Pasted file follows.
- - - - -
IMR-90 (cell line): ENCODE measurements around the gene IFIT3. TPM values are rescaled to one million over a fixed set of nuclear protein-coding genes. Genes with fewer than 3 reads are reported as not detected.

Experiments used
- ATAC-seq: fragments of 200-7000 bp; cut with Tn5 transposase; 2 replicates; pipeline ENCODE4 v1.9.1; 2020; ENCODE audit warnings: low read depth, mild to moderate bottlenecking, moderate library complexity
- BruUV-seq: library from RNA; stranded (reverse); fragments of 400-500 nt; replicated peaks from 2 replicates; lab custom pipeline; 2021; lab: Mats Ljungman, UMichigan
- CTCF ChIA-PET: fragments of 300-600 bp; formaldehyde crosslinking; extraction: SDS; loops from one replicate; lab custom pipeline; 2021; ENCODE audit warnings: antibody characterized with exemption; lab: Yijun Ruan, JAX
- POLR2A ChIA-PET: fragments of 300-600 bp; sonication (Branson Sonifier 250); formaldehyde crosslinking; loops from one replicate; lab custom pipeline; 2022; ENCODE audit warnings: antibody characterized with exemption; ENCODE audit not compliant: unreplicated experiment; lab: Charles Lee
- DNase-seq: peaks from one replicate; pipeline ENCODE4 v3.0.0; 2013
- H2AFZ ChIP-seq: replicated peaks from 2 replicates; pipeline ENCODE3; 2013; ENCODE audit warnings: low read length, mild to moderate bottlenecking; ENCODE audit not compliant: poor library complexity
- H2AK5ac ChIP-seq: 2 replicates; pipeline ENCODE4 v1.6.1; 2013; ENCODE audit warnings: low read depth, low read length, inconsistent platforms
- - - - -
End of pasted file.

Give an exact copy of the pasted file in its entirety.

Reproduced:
IMR-90 (cell line): ENCODE measurements around the gene IFIT3. TPM values are rescaled to one million over a fixed set of nuclear protein-coding genes. Genes with fewer than 3 reads are reported as not detected.

Experiments used
- ATAC-seq: fragments of 200-7000 bp; cut with Tn5 transposase; 2 replicates; pipeline ENCODE4 v1.9.1; 2020; ENCODE audit warnings: low read depth, mild to moderate bottlenecking, moderate library complexity
- BruUV-seq: library from RNA; stranded (reverse); fragments of 400-500 nt; replicated peaks from 2 replicates; lab custom pipeline; 2021; lab: Mats Ljungman, UMichigan
- CTCF ChIA-PET: fragments of 300-600 bp; formaldehyde crosslinking; extraction: SDS; loops from one replicate; lab custom pipeline; 2021; ENCODE audit warnings: antibody characterized with exemption; lab: Yijun Ruan, JAX
- POLR2A ChIA-PET: fragments of 300-600 bp; sonication (Branson Sonifier 250); formaldehyde crosslinking; loops from one replicate; lab custom pipeline; 2022; ENCODE audit warnings: antibody characterized with exemption; ENCODE audit not compliant: unreplicated experiment; lab: Charles Lee
- DNase-seq: peaks from one replicate; pipeline ENCODE4 v3.0.0; 2013
- H2AFZ ChIP-seq: replicated peaks from 2 replicates; pipeline ENCODE3; 2013; ENCODE audit warnings: low read length, mild to moderate bottlenecking; ENCODE audit not compliant: poor library complexity
- H2AK5ac ChIP-seq: 2 replicates; pipeline ENCODE4 v1.6.1; 2013; ENCODE audit warnings: low read depth, low read length, inconsistent platforms